With people expressing the very real fear of how they’re going to keep warm this winter, shoppers in Washington feel whoever becomes Prime Minister needs to tackle the “massive profits” being made by energy and fuel companies and reduce the burden on low and middle income families.
Fears have been heightened with the Bank Of England today (August 5) predicting inflation will now exceed 13 per cent by the end of the year and forecasting the prospect of the UK’s economy going into recession.
To combat inflation, Bank of England Governor Andrew Bailey has raised interest rates to 1.75% – the highest in 27 years.
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It’s a situation pushing many Sunderland residents to the brink.
Retired sales representative Ron Clark, 77, said: “My pension went up three per cent, yet inflation is going to rise to 13 per cent. If it wasn’t for my private pension I wouldn’t be able to survive.
"I voted Conservative last election, but if Sunak gets in as Prime Minister I won’t be voting for them again.”
Wife Doreen Clark, 75, added: “More needs to be done to help ordinary people, particularly with the cost of energy and fuel.”
It’s a sentiment shared by retired university technician Robinson Ridley.
Robinson, 75, said: “We are just above the level needed for pension credit and so in many ways we are the worst off as we get very little help. Last year I paid £70 per month for my gas and electric. It’s now £159 and will soon be over £200.
"We are just getting by but we are definitely looking at the pennies more.”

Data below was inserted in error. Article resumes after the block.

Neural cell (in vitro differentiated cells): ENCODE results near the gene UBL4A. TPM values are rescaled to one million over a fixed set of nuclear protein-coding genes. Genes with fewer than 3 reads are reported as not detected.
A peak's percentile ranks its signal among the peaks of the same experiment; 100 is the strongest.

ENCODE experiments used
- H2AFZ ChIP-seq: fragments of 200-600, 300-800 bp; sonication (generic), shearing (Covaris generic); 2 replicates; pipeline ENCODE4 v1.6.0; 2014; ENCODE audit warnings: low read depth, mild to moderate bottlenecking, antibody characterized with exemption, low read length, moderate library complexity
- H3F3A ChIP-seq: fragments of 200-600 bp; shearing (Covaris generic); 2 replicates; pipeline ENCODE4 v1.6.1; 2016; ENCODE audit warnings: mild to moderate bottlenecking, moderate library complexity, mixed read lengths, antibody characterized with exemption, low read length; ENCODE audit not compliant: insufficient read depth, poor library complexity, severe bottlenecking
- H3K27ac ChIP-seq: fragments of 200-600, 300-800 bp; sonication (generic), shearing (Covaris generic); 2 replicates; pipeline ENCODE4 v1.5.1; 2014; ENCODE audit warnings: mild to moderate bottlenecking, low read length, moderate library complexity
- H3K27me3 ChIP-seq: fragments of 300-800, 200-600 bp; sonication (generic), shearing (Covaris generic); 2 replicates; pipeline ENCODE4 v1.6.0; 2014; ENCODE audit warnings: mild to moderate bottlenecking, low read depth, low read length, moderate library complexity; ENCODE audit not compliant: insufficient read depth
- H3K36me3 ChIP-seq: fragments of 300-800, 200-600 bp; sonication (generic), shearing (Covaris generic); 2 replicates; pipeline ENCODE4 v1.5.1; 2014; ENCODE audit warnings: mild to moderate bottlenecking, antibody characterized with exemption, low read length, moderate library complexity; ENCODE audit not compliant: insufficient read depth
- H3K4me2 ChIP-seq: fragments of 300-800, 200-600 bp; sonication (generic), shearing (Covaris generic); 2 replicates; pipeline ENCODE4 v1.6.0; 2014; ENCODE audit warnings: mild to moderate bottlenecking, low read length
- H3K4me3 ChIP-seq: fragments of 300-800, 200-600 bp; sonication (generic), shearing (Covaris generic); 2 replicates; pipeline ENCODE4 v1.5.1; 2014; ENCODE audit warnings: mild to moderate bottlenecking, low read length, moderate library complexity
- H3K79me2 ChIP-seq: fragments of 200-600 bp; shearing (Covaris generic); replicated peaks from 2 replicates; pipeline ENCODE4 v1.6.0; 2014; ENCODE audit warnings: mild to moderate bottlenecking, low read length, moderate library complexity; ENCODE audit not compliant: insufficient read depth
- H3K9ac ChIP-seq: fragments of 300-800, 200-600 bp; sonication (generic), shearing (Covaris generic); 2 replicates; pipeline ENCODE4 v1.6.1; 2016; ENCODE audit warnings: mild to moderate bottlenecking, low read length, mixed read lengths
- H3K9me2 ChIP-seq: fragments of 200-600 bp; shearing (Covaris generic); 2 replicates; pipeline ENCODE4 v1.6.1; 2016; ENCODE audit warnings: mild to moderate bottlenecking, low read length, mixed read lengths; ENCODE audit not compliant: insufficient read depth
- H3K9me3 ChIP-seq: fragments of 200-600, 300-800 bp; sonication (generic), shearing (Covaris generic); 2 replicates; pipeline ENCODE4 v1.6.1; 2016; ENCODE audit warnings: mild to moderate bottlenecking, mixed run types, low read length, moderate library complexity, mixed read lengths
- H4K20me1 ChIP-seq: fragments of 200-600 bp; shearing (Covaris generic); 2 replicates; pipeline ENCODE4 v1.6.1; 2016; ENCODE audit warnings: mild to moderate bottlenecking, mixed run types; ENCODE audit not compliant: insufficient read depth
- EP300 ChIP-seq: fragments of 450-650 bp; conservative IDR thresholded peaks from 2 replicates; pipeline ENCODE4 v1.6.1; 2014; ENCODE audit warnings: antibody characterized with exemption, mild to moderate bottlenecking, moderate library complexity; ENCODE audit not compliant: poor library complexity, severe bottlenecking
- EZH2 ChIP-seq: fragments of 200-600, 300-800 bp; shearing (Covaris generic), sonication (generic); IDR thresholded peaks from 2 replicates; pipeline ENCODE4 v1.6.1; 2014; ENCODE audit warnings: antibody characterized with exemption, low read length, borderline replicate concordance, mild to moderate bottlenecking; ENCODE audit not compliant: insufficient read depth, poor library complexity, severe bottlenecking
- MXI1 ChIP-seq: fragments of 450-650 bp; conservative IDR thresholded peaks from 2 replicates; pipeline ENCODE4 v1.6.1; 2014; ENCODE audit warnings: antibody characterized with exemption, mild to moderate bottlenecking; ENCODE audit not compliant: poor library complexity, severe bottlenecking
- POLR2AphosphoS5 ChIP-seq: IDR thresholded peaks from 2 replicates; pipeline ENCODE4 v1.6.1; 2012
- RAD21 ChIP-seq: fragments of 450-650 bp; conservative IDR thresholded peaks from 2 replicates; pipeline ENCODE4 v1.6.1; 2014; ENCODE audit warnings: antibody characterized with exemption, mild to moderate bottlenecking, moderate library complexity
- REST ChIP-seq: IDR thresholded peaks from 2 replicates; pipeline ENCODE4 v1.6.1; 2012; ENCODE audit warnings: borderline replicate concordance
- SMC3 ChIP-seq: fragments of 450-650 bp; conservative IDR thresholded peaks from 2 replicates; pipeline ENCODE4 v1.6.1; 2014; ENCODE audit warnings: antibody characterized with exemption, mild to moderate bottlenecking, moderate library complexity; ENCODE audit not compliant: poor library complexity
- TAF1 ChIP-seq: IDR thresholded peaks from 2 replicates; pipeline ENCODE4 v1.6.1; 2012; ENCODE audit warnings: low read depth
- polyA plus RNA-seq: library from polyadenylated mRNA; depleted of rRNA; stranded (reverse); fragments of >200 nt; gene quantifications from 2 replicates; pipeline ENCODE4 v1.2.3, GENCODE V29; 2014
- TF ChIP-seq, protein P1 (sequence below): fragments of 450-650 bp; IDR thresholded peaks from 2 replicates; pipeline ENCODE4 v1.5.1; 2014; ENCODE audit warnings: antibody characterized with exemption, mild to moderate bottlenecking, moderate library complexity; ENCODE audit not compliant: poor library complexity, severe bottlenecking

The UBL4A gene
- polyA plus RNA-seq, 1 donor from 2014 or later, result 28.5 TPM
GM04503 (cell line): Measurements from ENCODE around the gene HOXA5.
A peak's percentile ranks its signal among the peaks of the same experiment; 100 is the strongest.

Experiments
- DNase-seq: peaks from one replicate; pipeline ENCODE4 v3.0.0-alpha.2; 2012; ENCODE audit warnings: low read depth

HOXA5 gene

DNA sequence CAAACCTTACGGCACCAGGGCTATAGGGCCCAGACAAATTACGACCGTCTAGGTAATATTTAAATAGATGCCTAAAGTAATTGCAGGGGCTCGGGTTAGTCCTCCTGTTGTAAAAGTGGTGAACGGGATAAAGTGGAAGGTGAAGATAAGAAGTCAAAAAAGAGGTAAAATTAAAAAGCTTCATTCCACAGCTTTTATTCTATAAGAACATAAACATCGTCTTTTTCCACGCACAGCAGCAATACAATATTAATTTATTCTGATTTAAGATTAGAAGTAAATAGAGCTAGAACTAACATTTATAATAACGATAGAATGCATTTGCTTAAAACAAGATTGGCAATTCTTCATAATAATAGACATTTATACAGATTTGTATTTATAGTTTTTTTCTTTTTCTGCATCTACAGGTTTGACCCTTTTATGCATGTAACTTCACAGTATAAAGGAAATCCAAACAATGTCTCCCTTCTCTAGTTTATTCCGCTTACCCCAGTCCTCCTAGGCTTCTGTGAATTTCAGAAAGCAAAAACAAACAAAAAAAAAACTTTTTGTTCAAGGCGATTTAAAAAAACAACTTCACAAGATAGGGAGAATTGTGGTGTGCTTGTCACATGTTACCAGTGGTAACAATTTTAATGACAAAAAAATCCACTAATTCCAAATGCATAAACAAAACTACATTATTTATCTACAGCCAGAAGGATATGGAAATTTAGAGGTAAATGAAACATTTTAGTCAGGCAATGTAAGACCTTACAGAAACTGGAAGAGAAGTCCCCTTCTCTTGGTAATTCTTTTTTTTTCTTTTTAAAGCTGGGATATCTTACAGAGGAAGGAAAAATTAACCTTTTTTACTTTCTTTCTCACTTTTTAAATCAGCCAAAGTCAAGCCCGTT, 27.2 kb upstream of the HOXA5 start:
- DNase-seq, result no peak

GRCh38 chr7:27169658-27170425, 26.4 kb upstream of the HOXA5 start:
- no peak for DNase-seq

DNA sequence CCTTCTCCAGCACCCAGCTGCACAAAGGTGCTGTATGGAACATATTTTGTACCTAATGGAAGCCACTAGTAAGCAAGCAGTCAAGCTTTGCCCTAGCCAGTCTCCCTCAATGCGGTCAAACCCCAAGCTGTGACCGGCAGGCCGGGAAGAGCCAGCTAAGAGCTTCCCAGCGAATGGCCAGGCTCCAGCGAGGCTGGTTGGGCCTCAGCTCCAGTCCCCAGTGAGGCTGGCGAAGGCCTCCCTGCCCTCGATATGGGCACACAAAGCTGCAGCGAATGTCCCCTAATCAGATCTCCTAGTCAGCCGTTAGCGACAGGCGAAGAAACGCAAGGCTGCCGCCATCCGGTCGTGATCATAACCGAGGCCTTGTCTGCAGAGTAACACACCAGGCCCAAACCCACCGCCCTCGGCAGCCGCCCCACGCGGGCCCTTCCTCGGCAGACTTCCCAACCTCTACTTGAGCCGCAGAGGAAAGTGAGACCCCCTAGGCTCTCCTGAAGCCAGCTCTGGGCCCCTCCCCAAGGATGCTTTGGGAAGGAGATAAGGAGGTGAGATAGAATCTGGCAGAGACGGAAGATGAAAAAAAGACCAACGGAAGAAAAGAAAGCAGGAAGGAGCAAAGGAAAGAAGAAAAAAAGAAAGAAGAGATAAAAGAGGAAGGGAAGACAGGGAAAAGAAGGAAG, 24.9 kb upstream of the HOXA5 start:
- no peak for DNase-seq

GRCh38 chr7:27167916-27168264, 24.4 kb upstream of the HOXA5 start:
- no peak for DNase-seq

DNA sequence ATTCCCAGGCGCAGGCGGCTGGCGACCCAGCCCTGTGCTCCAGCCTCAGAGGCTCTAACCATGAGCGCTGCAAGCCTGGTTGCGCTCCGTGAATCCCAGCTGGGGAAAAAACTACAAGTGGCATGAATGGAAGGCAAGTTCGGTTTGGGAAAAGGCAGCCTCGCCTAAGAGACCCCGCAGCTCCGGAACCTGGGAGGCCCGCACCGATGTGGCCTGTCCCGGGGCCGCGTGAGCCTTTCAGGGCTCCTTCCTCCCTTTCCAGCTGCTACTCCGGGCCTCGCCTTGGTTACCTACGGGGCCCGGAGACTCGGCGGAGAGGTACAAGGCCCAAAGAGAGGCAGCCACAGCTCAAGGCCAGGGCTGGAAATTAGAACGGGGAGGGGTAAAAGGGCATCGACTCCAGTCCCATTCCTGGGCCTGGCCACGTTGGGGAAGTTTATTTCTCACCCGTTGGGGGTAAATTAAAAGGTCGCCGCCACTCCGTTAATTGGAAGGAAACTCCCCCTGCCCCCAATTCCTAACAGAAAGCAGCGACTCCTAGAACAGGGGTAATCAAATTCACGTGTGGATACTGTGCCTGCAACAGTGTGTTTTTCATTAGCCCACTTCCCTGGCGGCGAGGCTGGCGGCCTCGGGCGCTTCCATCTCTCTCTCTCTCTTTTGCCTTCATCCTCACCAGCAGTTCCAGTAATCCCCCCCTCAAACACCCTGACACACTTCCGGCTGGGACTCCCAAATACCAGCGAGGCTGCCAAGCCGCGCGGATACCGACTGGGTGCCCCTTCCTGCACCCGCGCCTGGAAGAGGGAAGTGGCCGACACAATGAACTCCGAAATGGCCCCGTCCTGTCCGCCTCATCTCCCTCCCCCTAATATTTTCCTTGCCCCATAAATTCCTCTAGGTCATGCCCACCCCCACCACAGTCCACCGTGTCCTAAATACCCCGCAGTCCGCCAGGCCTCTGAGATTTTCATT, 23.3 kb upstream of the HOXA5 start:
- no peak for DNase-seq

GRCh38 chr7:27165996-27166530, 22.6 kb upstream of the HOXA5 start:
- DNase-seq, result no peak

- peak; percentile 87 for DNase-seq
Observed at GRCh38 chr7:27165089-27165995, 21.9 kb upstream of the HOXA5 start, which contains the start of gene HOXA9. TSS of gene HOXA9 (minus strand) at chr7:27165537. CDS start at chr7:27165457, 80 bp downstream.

Terry Emmet, 75, believes politicians running the country are “out of touch with ordinary people”.
He said: “Rishi Sunak is a millionaire and his wife is an heiress to billions, so they don’t realise what ordinary people have to put up with.
"We are really worried about putting the heating on as we head towards autumn.”
While the Government has introduced a £400 payment to help with rising energy costs, wife Susan Emmet believes payments should be means related.
She said: “Everyone, including the very wealthy are are going to get this payment. Some of these people don’t need it and so surely it would be better spent helping those most in need.”
Rising costs have already led to people altering their consumption habits.
Retired BT telephone engineer John Ruddick, 65, said: “We are just getting by. We don’t turn the TV on until late at night and only put the boiler on for 30 minutes each day.”
A number of people felt a reduction in taxation on normal people and higher taxation on the profits of energy and fuel companies is the answer.
Tony Garret, 61, said: “There’s a lot of tax on fuel and the Government could be doing more. The profits being made by electric and gas companies is ridiculous.”
Grahame Waters, 56, added: “I think the Government could be doing more but I also feel the fuel and energy companies could be too. Some of the massive profits they’re making should be taxed with the money being passed down to ordinary people.”